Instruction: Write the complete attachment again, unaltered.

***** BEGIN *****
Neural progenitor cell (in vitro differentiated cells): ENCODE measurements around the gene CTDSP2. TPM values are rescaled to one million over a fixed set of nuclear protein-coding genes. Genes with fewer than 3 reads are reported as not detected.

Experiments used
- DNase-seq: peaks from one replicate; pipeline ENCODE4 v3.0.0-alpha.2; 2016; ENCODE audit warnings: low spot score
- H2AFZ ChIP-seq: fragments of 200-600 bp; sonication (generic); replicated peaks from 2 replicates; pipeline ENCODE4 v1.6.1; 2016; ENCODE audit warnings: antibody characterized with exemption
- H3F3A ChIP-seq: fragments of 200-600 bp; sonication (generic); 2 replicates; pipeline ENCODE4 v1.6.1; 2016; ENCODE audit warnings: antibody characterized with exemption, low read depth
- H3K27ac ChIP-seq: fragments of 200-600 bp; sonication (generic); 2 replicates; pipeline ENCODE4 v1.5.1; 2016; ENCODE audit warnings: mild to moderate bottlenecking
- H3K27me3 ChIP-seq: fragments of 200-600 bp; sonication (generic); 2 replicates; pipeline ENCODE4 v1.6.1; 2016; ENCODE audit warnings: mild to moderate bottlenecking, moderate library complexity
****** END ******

Neural progenitor cell (in vitro differentiated cells): ENCODE measurements around the gene CTDSP2. TPM values are rescaled to one million over a fixed set of nuclear protein-coding genes. Genes with fewer than 3 reads are reported as not detected.

Experiments used
- DNase-seq: peaks from one replicate; pipeline ENCODE4 v3.0.0-alpha.2; 2016; ENCODE audit warnings: low spot score
- H2AFZ ChIP-seq: fragments of 200-600 bp; sonication (generic); replicated peaks from 2 replicates; pipeline ENCODE4 v1.6.1; 2016; ENCODE audit warnings: antibody characterized with exemption
- H3F3A ChIP-seq: fragments of 200-600 bp; sonication (generic); 2 replicates; pipeline ENCODE4 v1.6.1; 2016; ENCODE audit warnings: antibody characterized with exemption, low read depth
- H3K27ac ChIP-seq: fragments of 200-600 bp; sonication (generic); 2 replicates; pipeline ENCODE4 v1.5.1; 2016; ENCODE audit warnings: mild to moderate bottlenecking
- H3K27me3 ChIP-seq: fragments of 200-600 bp; sonication (generic); 2 replicates; pipeline ENCODE4 v1.6.1; 2016; ENCODE audit warnings: mild to moderate bottlenecking, moderate library complexity